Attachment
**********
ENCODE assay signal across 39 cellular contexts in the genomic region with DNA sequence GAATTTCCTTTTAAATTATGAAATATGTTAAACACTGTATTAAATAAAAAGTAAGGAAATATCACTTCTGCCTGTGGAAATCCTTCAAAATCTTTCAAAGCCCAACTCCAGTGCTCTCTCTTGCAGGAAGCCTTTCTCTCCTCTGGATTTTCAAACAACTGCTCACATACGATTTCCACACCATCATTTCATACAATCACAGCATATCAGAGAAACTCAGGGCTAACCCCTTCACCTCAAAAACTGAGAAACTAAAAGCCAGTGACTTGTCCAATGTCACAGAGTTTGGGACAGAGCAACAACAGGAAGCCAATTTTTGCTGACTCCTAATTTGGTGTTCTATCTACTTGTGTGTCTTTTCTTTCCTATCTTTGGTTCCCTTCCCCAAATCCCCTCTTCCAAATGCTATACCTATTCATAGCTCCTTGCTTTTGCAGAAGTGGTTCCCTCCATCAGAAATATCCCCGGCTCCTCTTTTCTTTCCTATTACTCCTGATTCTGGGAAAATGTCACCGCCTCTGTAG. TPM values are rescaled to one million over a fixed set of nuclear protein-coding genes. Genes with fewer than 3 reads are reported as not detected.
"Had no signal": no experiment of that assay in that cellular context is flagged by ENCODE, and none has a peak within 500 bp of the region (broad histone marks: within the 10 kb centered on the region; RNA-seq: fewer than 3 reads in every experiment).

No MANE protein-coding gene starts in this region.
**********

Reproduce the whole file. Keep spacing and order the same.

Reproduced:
ENCODE assay signal across 39 cellular contexts in the genomic region with DNA sequence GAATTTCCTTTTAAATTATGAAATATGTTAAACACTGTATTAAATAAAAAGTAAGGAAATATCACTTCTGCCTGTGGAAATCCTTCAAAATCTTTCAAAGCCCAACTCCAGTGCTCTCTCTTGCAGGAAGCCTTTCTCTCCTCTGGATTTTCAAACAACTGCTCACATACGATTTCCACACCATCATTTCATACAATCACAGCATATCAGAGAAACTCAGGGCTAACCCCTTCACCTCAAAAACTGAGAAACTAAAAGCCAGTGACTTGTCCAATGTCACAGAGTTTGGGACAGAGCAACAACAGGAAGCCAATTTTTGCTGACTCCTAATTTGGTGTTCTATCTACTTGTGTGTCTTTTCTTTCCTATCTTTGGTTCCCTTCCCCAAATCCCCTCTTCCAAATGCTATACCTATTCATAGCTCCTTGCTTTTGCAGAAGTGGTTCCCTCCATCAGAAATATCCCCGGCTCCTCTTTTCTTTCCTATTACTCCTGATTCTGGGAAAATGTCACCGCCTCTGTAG. TPM values are rescaled to one million over a fixed set of nuclear protein-coding genes. Genes with fewer than 3 reads are reported as not detected.
"Had no signal": no experiment of that assay in that cellular context is flagged by ENCODE, and none has a peak within 500 bp of the region (broad histone marks: within the 10 kb centered on the region; RNA-seq: fewer than 3 reads in every experiment).

No MANE protein-coding gene starts in this region.